This passage clearly tells us that position of all believers is in Christ. Since our life in hid in Christ, when God sees us He must see us through the lens of His sinless son Jesus Christ.

      I respect your opinion, good sir. I think it’s good to talk with other believers with opposing views. It keeps you sharp and it usually reinforces what you already believed. 🙂


      1. I agree with you that the idea of eternal security is in scripture. But, the question is “who is eternal security” promised to. The scripture is clear that eternal security is promised to those who believe. The bible nowhere promises eternal security to the former believer. The scriptures you quoted all have conditions on the part of the believer. You quoted John 10:25-30. It is clear that there are promises such as the giving of eternal life and the fact that no one can snatch them out of the Father’s hand. Once again we must look closely as to who these promises are made. It is very clear that these promises are made to those who know and follow Jesus. It is those people that are given eternal life and it is those people that cannot be snatched from the Father’s hand. These promises are not made to those who formerly believed. Thus if one chooses to no longer follow Jesus it is clear that they can be snatched from the Father’s hand and it is clear that they do not have eternal life.

        I John 5 says that eternal life is in the Son. He who has the Son has life, and he who does not have the Son does not have life. It is clear according to John that eternal life and Jesus Christ are not inseparable.

        In Romans 8:28-30, the verse opens by stating that the verse is not speaking to all people in a general manner, but only to those who love God. Only those who love God can expect that all which takes place in their life will actually work together for good. This is not a promise to those who use to believe and don’t believe at this time.

        Romans 8:29 makes it absolutely clear what God predetermined or predestinated is that believers in Messiah will be conformed to the image of the Son. This verse does not say “God has predestined those who would be saved and those who would be lost. It only speaks about those who are already believers being conformed to the image of the Son.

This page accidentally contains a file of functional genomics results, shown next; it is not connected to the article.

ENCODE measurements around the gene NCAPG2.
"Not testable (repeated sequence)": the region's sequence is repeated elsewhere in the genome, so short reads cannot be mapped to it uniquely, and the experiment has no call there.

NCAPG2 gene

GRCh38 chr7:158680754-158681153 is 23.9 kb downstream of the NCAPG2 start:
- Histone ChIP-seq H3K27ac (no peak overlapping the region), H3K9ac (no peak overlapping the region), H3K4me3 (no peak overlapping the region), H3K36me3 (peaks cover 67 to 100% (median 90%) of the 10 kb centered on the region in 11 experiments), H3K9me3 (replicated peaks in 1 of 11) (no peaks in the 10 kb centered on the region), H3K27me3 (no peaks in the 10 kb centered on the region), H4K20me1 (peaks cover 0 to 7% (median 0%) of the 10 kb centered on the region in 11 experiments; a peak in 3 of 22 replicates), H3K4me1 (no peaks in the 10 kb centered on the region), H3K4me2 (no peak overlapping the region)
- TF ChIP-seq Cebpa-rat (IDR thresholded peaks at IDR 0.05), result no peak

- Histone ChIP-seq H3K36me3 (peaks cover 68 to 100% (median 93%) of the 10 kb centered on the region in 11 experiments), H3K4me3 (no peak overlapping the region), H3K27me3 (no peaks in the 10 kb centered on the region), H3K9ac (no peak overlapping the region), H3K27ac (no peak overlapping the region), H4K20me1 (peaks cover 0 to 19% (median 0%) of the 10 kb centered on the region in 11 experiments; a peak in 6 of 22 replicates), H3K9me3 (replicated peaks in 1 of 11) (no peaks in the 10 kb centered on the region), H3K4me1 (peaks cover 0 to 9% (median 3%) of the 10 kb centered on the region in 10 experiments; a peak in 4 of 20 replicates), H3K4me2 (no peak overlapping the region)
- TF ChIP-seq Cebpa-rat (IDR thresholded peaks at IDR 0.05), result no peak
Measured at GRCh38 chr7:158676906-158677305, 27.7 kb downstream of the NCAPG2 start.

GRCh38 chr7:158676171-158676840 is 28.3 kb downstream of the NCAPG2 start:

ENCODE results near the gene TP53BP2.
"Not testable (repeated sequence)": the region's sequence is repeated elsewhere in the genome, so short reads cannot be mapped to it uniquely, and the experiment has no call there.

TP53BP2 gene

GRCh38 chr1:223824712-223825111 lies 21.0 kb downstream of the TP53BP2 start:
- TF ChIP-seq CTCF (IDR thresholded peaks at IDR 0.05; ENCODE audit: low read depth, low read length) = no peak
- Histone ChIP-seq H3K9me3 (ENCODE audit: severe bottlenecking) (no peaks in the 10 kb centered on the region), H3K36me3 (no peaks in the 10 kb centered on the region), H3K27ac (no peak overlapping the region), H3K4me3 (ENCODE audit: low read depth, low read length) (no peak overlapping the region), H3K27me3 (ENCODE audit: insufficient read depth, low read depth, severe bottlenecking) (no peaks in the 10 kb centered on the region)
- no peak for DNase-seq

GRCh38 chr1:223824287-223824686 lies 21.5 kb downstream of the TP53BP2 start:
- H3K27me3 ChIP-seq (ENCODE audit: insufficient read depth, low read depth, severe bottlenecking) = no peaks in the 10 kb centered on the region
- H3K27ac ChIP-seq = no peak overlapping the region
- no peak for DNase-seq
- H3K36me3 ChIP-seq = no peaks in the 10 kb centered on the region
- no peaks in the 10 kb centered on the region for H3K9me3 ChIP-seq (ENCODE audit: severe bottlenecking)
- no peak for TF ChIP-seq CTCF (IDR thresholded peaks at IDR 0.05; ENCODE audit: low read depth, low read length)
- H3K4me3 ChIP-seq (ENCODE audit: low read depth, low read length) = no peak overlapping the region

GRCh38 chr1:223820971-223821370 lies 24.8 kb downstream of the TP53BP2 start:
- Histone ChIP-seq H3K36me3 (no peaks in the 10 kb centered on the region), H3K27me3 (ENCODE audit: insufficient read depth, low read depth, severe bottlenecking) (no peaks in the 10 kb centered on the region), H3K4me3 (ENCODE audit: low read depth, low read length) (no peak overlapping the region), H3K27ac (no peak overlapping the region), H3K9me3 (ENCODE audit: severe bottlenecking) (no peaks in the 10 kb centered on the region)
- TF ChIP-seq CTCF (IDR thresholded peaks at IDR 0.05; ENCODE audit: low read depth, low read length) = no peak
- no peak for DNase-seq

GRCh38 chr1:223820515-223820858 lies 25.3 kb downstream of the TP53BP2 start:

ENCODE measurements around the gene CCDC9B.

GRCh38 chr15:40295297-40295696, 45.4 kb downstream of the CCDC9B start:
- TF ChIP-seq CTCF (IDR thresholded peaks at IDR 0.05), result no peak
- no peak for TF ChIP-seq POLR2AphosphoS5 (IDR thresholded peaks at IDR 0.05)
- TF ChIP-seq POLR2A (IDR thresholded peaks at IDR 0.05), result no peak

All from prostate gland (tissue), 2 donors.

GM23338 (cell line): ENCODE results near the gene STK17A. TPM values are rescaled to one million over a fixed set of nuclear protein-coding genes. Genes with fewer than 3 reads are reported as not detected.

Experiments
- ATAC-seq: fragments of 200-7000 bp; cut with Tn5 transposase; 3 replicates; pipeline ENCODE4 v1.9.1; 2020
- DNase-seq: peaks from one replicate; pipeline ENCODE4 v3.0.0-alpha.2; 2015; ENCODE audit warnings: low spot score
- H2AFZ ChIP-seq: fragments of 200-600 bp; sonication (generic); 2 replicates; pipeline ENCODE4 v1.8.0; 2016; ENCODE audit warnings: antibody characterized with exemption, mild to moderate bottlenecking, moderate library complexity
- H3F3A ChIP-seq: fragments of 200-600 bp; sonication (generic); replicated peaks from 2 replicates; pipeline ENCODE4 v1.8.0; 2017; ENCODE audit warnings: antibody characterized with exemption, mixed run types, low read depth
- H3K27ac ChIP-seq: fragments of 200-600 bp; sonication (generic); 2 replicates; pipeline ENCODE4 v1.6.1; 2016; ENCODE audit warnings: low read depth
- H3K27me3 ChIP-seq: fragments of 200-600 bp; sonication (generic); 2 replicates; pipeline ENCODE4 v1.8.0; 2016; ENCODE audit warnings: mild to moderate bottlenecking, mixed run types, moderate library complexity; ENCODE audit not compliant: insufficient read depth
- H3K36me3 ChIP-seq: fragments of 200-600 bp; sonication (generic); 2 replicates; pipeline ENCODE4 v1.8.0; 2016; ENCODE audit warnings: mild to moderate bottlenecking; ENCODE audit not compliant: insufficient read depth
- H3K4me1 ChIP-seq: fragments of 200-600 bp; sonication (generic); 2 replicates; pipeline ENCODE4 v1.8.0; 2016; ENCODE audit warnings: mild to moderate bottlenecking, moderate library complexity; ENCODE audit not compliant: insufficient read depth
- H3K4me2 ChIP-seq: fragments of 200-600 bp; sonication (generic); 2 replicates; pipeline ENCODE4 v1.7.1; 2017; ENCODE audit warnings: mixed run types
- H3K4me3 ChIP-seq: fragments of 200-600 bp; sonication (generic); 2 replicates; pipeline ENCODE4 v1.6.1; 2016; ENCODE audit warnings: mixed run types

It is clear that Romans 8:30 is speaking about a situation that will indeed occur for those who are the subject of this verse, i.e. believers in Messiah. It is vital for the reader to remember that the subject of the verse is established by the phrase “And those He predestinated”. Whom did God predestinate to be conformed to the likeness of Messiah? The answer is believers in the Gospel. None of the verses that you quoted support eternal security the way Calvinists understand it to be.


  2. Many Bible passages emphasize the reality of our security as believers in Jesus Christ: John 10:27-30; 13:1; Romans 8:29-39; Ephesians 1:13; 4:30; Jude 1:24.

    But even genuine believers can backslide and lose the joy of their salvation. The New Testament gives many examples of believers who drew back from their fellowship with Jesus Christ: the disciples (Matthew 26:56); Peter (26:69-75); the Christians in Corinth (2 Corinthians 12:20-21); and the Asian churches (Revelation 2:4,14-15,20).

    Read more here: